Irish birds are using plastic to build their nests as pollution worsens

Conservation officers have raised concern over the level of plastic pollution off the coast of County Kerry, particularly on the island of Little Skellig.

According to Birdwatch Ireland, approximately 70,000 gannets have been using plastic to build their nests, rather than natural materials. Usually, these birds use seaweed to build their nests which can then biodegrade each year. However, now they’re using bits of nylon fishing nets and polystyrene ropes they find in the water.

Local conservationist and filmmaker Vincent Hyland said, “[Plastic] is now of a proportion and scale that it has taken over from the traditional building material. It’s like looking at a rubbish tip,” reports the Irish Times. “I film marine life underwater [and] it’s very difficult to get a frame without plastic in it, and that wasn’t an issue 15 years ago,” he told the newspaper.

What’s worse, birds are mistaking microplastics (tiny plastic particles that have been broken down from bigger pieces) for food and ingesting them into their bodies. Stephen Newton, Senior Conservation Officer of Birdwatch Ireland, said this reduces the amount of room left in their stomachs for real food and can lead to starvation and/or death.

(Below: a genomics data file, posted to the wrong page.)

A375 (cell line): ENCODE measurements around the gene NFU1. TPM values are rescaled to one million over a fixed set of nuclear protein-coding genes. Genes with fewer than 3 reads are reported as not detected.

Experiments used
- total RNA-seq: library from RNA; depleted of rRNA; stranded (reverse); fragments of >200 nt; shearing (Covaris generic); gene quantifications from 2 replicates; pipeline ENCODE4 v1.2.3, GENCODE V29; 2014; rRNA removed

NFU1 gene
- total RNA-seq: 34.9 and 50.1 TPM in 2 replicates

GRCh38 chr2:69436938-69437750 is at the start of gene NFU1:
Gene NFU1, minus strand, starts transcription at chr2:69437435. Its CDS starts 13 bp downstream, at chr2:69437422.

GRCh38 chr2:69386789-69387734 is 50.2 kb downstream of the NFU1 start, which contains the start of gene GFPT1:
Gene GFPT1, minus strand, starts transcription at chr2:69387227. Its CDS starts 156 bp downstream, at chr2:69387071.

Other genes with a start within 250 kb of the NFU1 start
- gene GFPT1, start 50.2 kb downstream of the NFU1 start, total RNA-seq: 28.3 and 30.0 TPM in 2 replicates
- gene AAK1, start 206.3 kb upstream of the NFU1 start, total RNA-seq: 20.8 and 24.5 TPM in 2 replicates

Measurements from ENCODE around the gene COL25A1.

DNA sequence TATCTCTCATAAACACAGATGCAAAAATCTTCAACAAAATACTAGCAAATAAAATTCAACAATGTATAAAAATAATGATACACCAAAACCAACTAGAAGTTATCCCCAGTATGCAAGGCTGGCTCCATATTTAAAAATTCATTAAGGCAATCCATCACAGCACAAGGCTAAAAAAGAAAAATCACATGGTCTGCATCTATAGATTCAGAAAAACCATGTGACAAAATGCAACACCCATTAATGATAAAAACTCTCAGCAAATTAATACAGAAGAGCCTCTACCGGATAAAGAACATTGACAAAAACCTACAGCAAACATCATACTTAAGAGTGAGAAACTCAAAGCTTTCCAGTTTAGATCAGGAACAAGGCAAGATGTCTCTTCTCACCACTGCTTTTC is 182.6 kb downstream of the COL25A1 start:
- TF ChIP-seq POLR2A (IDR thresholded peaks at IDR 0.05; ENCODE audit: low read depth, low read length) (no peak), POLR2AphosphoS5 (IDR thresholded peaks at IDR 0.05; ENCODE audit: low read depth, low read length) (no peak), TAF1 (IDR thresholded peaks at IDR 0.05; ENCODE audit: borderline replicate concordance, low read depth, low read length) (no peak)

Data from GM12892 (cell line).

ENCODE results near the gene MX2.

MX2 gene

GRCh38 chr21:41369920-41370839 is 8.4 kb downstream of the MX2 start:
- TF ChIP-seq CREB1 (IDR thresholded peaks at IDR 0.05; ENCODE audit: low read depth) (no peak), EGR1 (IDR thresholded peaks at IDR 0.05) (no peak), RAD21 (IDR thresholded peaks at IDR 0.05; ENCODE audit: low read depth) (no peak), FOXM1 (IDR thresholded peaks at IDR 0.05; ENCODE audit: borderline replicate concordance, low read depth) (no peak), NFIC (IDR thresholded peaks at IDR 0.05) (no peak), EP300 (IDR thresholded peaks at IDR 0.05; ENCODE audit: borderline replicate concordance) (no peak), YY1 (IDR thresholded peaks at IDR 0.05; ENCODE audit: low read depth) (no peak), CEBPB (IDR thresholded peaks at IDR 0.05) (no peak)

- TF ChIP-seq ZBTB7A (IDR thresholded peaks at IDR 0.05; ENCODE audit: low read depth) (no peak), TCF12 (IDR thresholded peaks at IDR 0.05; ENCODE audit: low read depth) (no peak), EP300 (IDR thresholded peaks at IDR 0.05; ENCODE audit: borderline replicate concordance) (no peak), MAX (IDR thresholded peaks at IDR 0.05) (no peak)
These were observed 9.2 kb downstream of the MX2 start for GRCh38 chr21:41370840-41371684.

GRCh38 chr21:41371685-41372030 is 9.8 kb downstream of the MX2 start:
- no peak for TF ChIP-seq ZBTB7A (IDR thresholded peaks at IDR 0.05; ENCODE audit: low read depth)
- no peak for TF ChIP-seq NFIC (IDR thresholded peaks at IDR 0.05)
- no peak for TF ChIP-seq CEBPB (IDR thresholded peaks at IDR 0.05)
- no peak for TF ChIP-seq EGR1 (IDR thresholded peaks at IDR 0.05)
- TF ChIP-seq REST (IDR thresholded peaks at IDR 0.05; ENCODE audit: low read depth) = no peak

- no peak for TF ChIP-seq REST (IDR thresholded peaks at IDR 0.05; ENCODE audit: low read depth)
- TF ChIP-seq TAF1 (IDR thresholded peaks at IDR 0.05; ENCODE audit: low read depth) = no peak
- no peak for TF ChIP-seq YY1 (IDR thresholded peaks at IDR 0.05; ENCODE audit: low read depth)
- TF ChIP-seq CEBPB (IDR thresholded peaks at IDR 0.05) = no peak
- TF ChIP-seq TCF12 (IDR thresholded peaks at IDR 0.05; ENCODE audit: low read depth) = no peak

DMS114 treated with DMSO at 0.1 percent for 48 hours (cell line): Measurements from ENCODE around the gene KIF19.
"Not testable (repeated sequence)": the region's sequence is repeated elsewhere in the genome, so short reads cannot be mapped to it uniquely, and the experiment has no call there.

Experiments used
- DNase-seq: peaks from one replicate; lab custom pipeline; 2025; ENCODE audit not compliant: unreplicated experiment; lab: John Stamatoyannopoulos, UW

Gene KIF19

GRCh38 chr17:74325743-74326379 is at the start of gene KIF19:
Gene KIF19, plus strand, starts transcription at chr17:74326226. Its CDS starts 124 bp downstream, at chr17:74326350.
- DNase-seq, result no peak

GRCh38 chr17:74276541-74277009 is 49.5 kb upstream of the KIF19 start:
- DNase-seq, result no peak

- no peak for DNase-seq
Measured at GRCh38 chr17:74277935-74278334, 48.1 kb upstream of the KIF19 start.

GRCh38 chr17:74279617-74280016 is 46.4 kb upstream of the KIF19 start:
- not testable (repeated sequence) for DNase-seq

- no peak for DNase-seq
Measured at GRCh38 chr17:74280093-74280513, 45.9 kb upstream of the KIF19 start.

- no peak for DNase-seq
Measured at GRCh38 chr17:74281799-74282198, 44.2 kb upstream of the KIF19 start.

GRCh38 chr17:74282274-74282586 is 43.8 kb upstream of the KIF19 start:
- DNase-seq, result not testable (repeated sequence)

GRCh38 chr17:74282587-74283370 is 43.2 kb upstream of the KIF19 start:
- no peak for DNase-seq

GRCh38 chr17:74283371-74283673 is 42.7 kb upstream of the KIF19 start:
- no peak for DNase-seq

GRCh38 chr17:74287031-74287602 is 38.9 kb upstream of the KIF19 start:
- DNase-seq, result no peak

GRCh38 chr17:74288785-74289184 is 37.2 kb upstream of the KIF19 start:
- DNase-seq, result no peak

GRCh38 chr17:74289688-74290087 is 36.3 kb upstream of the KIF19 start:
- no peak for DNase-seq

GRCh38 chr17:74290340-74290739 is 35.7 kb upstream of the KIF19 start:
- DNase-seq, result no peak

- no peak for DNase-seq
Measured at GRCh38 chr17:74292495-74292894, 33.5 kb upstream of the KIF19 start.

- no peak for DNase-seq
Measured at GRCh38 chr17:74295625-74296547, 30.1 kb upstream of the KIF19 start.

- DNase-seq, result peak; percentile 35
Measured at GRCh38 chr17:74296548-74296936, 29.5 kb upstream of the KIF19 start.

It's imperative we clean up our beaches and waters to protect our country's wildlife. One way to do this is to install sea bins along the coasts. Last month, 11-year-old Flossie Donnelly arranged for Ireland's first sea bin to be installed in Dun Laoghaire. “It’s really cool. It has a pump which pulls in all the rubbish to make a plastic-free Irish Sea,” she told RTE News.

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Tim Ryan of the Dun Laoghaire Harbour Company said he’s delighted to see the sea bin installed. “We’ve noticed the amount of plastic in the water has been increasing year after year. Initiatives like this will help remove some of the plastic from the water that’s been damaging wildlife.”

More like this:

  • 8 Ways To Break Up With Plastic... click here.
  • Scientists discover enzyme that can eat through plastic bottles... click here

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